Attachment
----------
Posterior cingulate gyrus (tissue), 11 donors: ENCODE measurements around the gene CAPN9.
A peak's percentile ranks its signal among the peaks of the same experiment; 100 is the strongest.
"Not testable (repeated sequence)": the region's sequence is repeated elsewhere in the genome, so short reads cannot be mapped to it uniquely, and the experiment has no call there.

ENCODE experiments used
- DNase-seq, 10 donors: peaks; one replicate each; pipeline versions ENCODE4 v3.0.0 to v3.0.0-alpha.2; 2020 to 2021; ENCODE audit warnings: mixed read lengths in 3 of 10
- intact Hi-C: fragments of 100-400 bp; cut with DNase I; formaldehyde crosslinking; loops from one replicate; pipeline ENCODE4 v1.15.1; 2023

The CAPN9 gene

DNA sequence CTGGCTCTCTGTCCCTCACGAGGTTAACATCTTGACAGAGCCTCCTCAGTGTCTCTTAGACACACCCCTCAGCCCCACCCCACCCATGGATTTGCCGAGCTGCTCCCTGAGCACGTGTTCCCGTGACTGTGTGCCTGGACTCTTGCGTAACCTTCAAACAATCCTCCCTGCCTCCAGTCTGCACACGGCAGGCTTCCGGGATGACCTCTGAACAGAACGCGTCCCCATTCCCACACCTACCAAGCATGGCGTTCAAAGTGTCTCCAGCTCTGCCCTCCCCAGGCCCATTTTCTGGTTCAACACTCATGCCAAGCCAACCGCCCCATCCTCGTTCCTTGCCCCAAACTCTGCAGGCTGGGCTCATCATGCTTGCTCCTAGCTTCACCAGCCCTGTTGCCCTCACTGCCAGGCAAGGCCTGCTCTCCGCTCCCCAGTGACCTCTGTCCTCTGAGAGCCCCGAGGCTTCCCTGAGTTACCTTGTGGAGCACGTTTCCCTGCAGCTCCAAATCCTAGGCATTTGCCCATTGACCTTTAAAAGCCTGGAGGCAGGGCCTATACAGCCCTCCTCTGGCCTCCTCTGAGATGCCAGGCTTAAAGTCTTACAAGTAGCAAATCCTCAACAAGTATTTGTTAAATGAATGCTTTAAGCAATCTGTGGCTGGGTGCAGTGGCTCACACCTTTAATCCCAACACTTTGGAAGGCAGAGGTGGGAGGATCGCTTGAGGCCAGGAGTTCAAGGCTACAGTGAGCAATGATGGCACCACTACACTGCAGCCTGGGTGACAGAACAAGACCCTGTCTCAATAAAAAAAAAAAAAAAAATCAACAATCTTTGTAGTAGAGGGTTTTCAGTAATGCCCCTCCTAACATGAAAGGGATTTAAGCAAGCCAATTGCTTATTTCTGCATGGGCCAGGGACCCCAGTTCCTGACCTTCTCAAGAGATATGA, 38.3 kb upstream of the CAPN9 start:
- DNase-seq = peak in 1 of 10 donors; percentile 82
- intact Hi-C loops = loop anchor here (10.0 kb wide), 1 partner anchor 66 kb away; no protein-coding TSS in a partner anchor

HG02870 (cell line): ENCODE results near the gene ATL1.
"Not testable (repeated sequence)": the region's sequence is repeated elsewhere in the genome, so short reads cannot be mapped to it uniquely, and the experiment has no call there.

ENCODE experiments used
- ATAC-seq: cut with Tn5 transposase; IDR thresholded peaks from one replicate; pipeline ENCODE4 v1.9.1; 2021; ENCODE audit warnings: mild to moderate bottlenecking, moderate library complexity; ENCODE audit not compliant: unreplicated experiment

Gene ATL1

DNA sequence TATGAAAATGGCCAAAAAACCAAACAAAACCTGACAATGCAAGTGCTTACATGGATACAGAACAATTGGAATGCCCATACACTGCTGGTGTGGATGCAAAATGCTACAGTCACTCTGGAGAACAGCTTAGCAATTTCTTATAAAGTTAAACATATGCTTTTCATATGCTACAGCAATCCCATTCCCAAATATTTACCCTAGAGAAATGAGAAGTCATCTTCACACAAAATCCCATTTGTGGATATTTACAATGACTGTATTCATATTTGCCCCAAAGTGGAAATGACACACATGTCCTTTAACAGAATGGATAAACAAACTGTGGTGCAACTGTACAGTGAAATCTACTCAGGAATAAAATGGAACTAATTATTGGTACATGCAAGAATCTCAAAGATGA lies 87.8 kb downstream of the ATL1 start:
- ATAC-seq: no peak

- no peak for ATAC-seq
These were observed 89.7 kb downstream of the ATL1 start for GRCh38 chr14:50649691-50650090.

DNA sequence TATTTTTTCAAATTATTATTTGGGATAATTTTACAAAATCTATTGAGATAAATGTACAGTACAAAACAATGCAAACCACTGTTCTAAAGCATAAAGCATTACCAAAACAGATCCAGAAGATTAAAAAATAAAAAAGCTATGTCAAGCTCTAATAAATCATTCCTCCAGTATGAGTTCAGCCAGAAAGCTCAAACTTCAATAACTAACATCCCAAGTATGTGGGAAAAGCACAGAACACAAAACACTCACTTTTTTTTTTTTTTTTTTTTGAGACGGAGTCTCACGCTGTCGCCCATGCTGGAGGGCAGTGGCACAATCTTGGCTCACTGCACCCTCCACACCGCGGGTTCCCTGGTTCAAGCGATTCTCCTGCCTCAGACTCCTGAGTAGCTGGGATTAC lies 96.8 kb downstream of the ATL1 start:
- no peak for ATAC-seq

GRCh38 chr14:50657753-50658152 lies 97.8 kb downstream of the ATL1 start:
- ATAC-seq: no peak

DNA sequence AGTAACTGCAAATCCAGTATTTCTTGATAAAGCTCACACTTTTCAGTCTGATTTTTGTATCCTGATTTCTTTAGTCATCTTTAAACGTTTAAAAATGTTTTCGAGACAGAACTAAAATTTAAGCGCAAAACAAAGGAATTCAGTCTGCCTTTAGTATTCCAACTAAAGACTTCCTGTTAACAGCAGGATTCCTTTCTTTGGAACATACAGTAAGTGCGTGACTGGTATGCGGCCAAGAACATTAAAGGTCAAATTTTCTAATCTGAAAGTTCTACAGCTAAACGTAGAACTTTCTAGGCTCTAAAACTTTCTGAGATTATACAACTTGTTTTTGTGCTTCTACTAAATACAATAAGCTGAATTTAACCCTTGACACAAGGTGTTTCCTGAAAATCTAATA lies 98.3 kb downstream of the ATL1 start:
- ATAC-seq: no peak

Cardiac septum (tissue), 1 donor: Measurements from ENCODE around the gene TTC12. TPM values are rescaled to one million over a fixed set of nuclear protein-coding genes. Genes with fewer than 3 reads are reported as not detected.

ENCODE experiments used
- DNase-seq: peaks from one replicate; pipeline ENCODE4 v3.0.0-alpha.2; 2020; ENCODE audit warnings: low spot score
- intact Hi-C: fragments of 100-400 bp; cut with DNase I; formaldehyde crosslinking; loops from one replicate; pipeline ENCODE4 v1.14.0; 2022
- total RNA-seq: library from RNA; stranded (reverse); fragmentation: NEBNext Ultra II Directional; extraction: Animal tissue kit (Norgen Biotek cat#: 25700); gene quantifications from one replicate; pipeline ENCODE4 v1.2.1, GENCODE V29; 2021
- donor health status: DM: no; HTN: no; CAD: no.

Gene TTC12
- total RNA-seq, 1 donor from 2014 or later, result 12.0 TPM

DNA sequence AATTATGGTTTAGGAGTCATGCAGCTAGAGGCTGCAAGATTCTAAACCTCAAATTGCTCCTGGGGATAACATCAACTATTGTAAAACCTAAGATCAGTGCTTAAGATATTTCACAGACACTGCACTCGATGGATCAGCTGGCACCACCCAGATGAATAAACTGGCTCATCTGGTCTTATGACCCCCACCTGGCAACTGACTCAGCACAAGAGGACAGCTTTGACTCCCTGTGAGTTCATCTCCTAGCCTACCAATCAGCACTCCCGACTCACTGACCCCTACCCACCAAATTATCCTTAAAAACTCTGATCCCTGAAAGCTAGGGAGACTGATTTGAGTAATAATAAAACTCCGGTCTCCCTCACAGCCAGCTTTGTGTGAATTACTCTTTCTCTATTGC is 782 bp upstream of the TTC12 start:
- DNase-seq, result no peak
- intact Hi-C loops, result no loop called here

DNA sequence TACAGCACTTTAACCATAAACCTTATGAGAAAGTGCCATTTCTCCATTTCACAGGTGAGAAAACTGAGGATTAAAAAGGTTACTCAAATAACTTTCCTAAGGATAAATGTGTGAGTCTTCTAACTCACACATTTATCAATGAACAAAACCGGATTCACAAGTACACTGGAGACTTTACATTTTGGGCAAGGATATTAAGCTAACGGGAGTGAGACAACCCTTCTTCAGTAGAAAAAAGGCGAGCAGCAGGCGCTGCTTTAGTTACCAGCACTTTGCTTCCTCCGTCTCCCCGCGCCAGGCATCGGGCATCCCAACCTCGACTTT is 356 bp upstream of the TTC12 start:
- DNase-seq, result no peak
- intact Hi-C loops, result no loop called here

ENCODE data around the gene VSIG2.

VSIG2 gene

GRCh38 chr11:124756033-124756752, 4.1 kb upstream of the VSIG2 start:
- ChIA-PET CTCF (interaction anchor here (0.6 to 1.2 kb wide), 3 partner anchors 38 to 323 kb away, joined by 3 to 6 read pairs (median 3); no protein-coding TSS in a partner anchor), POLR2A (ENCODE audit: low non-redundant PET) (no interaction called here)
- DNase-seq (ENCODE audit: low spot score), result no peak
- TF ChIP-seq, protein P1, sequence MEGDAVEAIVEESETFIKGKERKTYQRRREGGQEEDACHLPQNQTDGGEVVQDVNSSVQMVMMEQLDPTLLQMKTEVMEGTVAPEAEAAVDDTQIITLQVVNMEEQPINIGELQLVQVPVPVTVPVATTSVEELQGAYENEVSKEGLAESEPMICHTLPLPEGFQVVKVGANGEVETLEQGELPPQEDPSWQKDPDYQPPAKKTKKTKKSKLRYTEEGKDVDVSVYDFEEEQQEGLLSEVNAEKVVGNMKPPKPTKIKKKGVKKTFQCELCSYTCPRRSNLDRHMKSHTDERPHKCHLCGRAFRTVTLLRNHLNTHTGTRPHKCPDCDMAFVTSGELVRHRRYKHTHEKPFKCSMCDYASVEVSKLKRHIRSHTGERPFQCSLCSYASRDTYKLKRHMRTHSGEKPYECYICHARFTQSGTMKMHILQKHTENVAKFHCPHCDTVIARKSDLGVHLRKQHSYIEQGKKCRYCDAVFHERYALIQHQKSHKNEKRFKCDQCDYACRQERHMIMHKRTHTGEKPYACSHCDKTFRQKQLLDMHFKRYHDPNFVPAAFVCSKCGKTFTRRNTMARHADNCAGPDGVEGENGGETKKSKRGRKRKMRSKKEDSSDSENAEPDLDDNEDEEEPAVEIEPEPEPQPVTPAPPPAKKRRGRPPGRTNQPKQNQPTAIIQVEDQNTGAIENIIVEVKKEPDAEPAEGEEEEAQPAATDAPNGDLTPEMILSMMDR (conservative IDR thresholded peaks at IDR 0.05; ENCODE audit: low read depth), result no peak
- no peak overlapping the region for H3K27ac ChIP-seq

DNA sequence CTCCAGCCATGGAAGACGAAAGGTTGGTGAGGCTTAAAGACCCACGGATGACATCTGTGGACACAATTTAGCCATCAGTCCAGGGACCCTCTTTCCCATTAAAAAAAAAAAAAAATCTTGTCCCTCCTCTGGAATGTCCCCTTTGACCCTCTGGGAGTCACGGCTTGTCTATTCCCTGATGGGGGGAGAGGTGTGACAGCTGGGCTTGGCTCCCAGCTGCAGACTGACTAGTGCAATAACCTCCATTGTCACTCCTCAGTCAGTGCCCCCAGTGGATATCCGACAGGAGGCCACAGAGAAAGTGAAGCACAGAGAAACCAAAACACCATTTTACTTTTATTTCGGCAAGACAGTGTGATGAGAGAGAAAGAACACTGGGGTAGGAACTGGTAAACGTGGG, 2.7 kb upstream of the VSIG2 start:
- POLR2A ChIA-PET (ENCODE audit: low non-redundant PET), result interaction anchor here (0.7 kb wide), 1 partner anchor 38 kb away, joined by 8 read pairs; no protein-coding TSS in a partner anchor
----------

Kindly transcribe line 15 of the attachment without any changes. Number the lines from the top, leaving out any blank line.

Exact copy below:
Gene ATL1